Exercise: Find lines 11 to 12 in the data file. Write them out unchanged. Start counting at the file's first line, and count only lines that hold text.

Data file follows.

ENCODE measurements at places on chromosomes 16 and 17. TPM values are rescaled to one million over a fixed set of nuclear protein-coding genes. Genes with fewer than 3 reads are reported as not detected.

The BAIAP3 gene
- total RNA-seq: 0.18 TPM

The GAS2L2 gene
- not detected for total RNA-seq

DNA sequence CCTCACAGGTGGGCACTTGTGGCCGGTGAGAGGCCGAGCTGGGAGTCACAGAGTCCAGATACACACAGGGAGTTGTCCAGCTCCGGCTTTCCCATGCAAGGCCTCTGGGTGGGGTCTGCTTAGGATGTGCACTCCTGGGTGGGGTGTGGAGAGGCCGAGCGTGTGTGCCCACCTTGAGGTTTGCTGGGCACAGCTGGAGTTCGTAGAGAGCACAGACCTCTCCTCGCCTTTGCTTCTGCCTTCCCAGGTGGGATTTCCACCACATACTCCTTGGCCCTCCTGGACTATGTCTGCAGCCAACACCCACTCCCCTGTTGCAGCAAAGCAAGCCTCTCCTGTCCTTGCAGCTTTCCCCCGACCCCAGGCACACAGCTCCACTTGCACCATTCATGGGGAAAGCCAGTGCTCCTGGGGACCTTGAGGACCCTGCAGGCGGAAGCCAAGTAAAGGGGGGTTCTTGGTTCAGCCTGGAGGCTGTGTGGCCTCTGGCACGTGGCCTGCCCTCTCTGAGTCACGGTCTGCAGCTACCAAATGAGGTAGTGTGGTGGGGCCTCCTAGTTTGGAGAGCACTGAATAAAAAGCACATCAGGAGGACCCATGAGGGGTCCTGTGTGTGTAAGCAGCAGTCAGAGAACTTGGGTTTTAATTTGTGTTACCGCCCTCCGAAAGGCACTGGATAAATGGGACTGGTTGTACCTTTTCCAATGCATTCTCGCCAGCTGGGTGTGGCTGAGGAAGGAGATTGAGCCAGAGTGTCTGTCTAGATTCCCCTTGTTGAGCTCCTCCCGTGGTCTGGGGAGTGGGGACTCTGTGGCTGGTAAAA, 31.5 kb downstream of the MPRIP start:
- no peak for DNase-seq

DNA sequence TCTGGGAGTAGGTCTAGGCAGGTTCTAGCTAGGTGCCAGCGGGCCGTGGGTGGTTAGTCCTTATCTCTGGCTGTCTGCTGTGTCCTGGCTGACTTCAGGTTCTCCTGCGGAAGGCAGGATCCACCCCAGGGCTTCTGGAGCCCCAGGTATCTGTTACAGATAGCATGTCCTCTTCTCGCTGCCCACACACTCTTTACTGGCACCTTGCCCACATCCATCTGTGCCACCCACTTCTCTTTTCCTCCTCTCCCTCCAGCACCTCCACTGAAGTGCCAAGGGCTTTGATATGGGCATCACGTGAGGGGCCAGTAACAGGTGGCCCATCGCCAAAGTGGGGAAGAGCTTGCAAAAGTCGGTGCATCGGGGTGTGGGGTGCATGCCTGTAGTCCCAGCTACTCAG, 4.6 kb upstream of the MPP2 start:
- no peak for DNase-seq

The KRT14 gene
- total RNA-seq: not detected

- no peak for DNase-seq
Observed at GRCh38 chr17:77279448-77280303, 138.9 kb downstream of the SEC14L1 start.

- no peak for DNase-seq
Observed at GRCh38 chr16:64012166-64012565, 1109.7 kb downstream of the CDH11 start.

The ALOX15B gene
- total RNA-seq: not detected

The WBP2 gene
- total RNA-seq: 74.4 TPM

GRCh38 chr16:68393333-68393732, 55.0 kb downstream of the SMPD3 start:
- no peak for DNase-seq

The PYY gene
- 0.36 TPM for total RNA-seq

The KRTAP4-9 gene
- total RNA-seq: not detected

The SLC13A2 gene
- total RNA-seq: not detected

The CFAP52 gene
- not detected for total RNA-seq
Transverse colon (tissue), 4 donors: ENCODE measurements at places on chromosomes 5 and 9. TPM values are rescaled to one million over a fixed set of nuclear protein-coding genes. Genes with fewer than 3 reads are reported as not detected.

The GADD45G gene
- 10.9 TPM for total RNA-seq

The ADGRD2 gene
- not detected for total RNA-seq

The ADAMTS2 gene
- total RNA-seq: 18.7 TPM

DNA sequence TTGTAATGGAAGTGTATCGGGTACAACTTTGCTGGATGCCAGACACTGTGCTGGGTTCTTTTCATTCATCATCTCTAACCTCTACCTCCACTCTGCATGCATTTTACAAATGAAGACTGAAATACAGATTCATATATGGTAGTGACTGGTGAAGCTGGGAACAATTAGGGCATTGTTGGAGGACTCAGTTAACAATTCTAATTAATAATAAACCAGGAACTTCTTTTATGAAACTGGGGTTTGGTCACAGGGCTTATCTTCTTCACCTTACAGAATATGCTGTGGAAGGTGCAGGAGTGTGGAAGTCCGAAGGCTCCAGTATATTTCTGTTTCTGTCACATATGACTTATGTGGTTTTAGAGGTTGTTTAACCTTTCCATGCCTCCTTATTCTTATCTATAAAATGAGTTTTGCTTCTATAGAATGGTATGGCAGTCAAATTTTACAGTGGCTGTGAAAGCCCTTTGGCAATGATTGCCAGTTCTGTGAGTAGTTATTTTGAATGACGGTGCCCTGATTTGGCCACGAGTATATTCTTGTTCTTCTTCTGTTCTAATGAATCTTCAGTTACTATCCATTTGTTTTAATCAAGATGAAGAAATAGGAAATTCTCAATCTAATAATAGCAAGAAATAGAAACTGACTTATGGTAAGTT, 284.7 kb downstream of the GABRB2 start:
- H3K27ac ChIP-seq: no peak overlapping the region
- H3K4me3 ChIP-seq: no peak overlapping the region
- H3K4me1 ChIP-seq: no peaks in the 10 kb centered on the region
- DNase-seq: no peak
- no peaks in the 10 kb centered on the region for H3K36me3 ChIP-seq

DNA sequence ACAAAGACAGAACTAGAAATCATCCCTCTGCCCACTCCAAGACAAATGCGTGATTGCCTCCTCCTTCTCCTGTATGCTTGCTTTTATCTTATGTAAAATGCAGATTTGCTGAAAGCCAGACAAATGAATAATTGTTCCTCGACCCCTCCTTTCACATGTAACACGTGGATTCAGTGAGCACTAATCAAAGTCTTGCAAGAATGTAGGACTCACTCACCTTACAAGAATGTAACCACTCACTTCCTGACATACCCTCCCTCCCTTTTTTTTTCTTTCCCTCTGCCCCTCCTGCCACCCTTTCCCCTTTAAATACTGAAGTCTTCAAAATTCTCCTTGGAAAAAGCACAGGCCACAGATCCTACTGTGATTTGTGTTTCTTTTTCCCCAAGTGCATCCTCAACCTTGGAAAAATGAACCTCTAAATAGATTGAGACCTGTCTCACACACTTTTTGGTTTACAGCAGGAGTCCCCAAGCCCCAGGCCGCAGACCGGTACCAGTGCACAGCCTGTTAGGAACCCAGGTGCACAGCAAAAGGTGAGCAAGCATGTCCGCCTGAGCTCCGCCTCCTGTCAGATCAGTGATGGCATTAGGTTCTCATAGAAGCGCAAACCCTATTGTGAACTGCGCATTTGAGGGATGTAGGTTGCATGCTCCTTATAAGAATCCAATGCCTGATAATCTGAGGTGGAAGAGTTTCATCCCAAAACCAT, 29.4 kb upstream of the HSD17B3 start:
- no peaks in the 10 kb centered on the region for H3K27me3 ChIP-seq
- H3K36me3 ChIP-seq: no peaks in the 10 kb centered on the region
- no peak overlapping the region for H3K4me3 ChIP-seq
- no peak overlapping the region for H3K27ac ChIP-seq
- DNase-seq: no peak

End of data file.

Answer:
- total RNA-seq: not detected

- no peak for DNase-seq